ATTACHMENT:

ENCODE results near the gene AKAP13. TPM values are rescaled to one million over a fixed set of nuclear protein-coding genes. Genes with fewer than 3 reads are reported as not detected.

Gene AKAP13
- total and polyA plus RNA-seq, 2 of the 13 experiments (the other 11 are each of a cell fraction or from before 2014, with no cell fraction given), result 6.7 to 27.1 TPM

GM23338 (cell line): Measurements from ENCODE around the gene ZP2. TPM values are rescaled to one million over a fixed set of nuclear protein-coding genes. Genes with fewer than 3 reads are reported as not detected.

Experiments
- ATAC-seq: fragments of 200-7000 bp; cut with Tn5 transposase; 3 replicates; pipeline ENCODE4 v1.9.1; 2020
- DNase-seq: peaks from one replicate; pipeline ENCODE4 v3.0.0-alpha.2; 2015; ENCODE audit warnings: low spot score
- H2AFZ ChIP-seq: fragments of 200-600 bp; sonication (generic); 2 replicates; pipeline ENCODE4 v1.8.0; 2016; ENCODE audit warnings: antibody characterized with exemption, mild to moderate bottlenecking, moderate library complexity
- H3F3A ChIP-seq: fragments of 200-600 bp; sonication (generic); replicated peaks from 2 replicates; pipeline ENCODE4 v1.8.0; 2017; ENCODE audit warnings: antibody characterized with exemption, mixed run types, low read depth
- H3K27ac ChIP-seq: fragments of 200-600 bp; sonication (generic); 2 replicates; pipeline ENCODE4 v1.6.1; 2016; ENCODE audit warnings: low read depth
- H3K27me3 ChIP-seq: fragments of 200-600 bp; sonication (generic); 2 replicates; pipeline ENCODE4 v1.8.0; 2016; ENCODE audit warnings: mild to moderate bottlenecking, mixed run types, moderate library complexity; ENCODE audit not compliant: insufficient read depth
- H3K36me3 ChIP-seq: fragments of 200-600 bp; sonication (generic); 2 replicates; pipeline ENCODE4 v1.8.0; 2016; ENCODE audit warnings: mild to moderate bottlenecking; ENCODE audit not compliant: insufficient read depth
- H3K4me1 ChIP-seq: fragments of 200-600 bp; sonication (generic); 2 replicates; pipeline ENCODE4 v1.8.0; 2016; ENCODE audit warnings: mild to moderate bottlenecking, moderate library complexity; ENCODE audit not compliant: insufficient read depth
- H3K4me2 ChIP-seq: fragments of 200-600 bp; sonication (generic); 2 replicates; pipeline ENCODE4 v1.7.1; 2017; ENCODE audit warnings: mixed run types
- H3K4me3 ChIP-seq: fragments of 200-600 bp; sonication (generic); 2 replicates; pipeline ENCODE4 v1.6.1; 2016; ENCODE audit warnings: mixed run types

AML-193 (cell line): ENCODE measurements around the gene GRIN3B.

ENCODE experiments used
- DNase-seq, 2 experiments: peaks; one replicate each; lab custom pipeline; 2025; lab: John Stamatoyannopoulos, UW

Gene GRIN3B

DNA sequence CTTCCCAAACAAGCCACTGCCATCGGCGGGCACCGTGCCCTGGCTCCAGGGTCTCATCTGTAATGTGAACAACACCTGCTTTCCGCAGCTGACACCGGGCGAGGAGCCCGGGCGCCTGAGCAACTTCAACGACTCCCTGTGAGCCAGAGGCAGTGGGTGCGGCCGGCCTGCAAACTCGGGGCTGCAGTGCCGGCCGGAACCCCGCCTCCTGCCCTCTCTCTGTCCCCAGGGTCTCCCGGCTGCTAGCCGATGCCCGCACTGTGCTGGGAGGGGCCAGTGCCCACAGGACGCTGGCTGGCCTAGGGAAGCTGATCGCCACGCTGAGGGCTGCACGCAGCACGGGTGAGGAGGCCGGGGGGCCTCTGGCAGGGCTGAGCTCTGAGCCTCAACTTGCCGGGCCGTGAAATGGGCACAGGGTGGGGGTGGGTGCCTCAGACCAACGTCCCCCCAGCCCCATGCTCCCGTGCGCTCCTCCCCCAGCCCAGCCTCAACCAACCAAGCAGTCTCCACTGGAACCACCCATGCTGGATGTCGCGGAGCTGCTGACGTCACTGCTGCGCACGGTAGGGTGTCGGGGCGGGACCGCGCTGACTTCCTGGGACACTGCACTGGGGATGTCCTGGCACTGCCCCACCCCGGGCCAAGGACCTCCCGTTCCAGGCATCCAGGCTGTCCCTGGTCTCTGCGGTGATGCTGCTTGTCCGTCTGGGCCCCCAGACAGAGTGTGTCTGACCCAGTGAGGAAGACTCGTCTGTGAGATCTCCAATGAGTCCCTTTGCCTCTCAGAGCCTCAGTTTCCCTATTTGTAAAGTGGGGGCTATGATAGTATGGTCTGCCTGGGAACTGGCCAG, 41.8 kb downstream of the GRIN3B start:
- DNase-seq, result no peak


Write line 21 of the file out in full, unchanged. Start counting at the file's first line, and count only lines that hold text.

- DNase-seq, result no peak